When I was teaching, my students often had trouble with "Bartleby" because they could not understand why Bartleby acted the way he did; they also were not sure why the narrator didn't throw him out immediately. So, I always tried to tackle these two problems of motivation at the beginning.
The story is difficult because it marks a transition between fabulistic stories, in which characters are two-dimensional representations, and realistic stories, in which they are presented "as-if" they were real. As a result, Bartleby seems to be a fabulistic character, while the narrator seems realistic.
There is no way Bartleby can answer the question, "what is the matter with you?" because Bartleby has no "matter"; that is, he can only react as a two-dimensional representation of passive rebellion. In Hamlet the Queen says to Polonius, "More matter, less art." But Polonius is no more "matter" than Hamlet, who is a "poor player" who cannot "act" because the only thing he can do is "act."
The one place in Melville's story when Bartleby comes closest to answering the question about what motivates him is when he has decided to do no more copying at all and the narrator asks him why. Bartleby, standing looking out the window at the blank wall, says, "Can you not see the reason for yourself?"
The narrator, an "as-if-real" character thinks there is something wrong with Bartleby's eyes. Bartleby, a two-dimensional figure, is referring to the metaphoric representation of his problem--the blank wall. However, it makes no sense to tell an "as-if-real" person that the reason one has decided to do nothing is because of a wall.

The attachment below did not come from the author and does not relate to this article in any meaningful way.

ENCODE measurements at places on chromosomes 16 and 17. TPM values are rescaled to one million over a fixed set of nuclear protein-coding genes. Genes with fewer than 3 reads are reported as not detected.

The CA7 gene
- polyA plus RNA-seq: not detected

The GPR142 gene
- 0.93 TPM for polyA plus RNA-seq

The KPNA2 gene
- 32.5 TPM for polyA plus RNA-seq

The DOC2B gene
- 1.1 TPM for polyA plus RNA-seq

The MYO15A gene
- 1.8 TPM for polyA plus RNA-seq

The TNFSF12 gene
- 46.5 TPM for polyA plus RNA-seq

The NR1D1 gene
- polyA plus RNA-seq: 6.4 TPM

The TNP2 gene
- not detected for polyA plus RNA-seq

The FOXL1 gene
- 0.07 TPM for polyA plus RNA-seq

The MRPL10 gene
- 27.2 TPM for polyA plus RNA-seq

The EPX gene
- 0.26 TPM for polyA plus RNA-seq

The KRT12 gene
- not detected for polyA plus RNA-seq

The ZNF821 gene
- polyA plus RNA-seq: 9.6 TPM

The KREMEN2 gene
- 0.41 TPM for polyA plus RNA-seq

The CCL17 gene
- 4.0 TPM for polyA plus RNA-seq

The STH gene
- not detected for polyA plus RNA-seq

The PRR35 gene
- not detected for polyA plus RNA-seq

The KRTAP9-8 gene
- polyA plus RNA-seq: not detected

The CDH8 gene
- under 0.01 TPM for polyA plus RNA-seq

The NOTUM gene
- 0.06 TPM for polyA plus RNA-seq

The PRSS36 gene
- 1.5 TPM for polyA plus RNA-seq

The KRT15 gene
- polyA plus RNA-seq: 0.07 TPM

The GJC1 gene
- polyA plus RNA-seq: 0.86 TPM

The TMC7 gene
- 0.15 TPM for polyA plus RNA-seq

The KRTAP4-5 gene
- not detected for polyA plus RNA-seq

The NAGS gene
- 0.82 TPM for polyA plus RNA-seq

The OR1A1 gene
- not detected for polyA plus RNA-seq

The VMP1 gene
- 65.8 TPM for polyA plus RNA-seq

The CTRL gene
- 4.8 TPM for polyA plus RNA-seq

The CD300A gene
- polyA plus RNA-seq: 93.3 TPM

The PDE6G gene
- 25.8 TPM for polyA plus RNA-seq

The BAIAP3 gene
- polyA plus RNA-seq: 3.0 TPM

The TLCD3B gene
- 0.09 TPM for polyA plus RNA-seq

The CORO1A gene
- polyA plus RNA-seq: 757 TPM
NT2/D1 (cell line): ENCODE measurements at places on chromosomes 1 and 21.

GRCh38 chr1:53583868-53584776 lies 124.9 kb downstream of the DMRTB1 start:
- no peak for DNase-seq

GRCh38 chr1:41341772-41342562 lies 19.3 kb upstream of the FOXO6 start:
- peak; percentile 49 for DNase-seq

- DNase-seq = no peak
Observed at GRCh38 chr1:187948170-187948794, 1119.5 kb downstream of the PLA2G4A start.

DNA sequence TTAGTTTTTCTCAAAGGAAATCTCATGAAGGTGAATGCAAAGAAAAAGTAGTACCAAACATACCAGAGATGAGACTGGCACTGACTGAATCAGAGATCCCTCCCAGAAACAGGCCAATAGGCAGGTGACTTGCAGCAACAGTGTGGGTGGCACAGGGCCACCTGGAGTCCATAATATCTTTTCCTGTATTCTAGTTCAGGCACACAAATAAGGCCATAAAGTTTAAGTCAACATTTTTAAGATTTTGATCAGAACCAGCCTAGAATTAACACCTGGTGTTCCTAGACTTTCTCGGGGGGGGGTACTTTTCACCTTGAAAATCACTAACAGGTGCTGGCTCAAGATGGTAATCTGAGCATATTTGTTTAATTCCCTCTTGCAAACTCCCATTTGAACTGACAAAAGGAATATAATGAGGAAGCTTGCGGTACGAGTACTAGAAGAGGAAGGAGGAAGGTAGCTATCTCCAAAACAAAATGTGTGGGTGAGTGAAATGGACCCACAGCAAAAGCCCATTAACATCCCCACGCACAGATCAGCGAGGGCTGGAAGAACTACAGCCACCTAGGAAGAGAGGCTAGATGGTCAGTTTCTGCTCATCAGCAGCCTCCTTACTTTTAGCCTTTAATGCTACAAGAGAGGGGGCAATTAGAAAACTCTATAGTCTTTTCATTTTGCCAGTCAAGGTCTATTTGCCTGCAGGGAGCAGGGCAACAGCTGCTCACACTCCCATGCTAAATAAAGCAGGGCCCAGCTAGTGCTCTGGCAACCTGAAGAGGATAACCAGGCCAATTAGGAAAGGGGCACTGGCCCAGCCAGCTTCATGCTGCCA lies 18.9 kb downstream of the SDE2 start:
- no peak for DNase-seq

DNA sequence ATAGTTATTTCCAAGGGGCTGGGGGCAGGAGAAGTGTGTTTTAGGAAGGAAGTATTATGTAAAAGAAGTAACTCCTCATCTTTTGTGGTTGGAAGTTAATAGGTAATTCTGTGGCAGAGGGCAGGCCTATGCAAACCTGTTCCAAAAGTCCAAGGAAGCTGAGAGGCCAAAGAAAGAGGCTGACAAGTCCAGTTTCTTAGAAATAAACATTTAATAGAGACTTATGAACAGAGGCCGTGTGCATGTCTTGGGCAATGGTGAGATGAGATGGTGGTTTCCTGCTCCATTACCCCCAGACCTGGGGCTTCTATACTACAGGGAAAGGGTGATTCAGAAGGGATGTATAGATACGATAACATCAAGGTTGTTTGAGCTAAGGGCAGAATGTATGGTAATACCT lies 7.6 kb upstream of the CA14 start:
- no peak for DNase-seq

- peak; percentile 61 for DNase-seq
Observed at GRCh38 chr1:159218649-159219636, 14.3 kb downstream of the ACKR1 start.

To do so is to be accused of madness (as Bartleby indeed has been accused of), for it means to mistake a mere object in the world (the wall) for what one has taken the object to mean (meaninglessness, nothingness, blankness, loneliness, isolation). As Polonius tells the Queen: "Your noble son is mad: Mad call I it, for to define true madness, What is't but to be nothing else but mad? But let that go."
Although the narrator cannot identify with Bartleby's metaphoric mistake, he feels the power of Bartleby's loneliness and need. He knows that the only cure for Bartleby's isolation is brotherly love, but he is unable to grant that love on Bartleby's terms--that is, that he completely lose himself, give up everything. For the metaphoric character, it is all or nothing at all; the "as-if-real" character, however, feels he must exist in the practical world.
Melville's story is ambiguous and mysterious because, like Hawthorne's "Young Goodman Brown," it is both fabulistic and realistic at once. The wall is a "dead letter" for Bartleby because it signifies "nothing," and "nothing" is that which he cannot bear. Bartleby is a "dead letter" for the narrator, because, although he has intuitions about who or what Bartleby is, he cannot "go all the way" into that realm of madness, the metaphoric, and the sacred that Bartleby inhabits; he can only tell the story over and over, each time trying to understand
Tomorrow: Hawthorne's "Young Goodman Brown".